Mentoring process essential to future, legacy of Air Force

Col. Robert West

The true legacy of a leader is not a recollection of their accomplishments, but the performance of their people after they are gone.
Have you ever wondered how your role model got to be where they are? Have you considered how you can help your subordinates or other young and talented individuals who could gain from your expertise and experience?
Mentorship is a lost art that needs to be revitalized within the Air Force. A mentor is a wiser and more knowledgeable person who passes experience and wisdom on to a subordinate. It is the best way we know of to share knowledge, experience and expertise throughout the Air Force. To be an effective mentor, it may help to understand the formal and informal aspects of the process.
Formal mentoring is characteristically linked to the specific objectives of the Air Force. There are established goals, measurable outcomes and pairing of mentors and mentees. This relationship involves professional training and support, and usually lasts as long as the person has the same rater. This goes hand-in-hand with leadership, ensuring that mentees are aware of their supervisor’s initial expectations, and feedback sessions are used to assess, praise or adjust the mentee’s performance.
The supervisor’s interest is functional, arising out of the need to ensure that individuals can do the tasks required to the best of their ability. This not only develops the mentee as an Airman and increases the performance of the Air Force, it actually makes your job easier because your subordinate is more capable of handling issues before they reach you. Mentors often use coaching techniques to guide subordinates; it’s essentially a required part of the job. The supervisor and subordinate relationship tends to be initiated and driven by the supervisor, the relationship is finite, and ends when an individual transfers to a new base or workcenter or gets a new rater.
Occasionally, and ideally, a formal mentorship survives past the formal period of supervision and develops into an informal mentoring relationship. This happens when supervisors take the time to identify personnel that are interested in, and would benefit from, more personalized mentoring, or when the subordinate seeks out more information and advice from their mentor.
Guiding someone is not simply giving them a feedback session when you get notice to do so. A true mentor carefully considers the individual’s situation and future possibilities and helps them choose the right path. We must take the time to coach our subordinates and ensure that they are productive and develop the proper skills to succeed, but we also have to take the time to informally mentor the bright and shiny individuals who will lead tomorrow’s Air Force.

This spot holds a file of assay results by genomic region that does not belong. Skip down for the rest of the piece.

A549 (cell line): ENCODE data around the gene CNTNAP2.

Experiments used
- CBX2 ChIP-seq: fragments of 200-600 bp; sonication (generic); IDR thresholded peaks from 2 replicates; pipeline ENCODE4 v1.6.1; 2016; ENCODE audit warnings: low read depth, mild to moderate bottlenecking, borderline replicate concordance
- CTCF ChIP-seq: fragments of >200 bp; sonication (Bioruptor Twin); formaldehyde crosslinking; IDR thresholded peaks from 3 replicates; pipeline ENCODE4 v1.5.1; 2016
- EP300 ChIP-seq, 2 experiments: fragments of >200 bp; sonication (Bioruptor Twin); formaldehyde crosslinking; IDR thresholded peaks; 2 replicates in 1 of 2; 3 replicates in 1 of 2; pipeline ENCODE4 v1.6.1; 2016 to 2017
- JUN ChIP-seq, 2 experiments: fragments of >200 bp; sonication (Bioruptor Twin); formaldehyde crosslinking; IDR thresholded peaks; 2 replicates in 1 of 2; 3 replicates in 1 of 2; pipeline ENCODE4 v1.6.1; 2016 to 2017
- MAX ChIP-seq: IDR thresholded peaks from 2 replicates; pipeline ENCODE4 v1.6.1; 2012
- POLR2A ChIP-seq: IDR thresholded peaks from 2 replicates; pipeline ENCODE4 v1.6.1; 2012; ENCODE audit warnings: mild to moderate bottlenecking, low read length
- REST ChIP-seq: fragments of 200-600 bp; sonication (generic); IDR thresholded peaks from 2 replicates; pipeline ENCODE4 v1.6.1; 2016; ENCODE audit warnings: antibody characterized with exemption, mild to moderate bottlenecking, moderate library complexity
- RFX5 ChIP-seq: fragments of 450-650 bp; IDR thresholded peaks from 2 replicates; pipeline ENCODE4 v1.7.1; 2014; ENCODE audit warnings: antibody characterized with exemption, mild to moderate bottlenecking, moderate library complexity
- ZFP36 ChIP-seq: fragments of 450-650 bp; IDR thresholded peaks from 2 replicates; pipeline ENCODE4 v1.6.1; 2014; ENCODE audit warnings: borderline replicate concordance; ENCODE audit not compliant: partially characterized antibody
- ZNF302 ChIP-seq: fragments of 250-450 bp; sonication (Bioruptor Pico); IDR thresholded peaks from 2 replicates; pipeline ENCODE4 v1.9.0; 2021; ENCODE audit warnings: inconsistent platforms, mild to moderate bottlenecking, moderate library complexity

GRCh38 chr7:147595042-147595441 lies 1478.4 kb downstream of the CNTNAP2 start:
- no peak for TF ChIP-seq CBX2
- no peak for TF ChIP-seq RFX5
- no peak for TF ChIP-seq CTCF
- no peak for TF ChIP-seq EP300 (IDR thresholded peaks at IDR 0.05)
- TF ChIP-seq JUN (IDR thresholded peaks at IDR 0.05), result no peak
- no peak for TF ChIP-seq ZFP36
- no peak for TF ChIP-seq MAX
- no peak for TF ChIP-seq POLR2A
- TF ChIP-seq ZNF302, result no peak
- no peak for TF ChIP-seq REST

The characteristics of a mentor are more informal and geared to an individual’s personal development and career focus. Often, members share off-duty interests, such as sports, spirituality or hobbies, and the development of these may also be included in the informal relationship. The mentor provides advice on professional and personal matters. Informal mentoring is not limited to personnel in the same organization. Mentors can cross job boundaries and the relationship can last as short as a year or an entire career. There is much to be gained institutionally through mentoring personnel in other career fields or units. In maintenance we have supply, administrative, personnel, and engineering career fields that benefit from cross career field mentors.
Mentoring is a complex process that ranges from very structured working relationships to personal friendships. Formal mentoring helps prepare officers, enlisted and civilians for increased responsibilities by encouraging job competency, professional military education, professional development, higher education and serving the needs of the Air Force. Informal mentoring requires an even greater commitment of time and energy to help develop talented individuals who will be the future leaders of our Air Force, but is also much more effective and rewarding.
Letting others know you see potential in your subordinates will often pave the way for their futures!